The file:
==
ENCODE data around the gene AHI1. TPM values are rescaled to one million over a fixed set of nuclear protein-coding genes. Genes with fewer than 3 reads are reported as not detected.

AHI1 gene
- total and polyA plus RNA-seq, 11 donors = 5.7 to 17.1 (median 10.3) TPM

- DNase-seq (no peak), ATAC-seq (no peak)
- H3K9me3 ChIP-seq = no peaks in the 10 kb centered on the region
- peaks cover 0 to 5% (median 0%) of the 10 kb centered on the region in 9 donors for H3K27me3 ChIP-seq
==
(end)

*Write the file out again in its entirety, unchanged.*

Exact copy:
ENCODE data around the gene AHI1. TPM values are rescaled to one million over a fixed set of nuclear protein-coding genes. Genes with fewer than 3 reads are reported as not detected.

AHI1 gene
- total and polyA plus RNA-seq, 11 donors = 5.7 to 17.1 (median 10.3) TPM

- DNase-seq (no peak), ATAC-seq (no peak)
- H3K9me3 ChIP-seq = no peaks in the 10 kb centered on the region
- peaks cover 0 to 5% (median 0%) of the 10 kb centered on the region in 9 donors for H3K27me3 ChIP-seq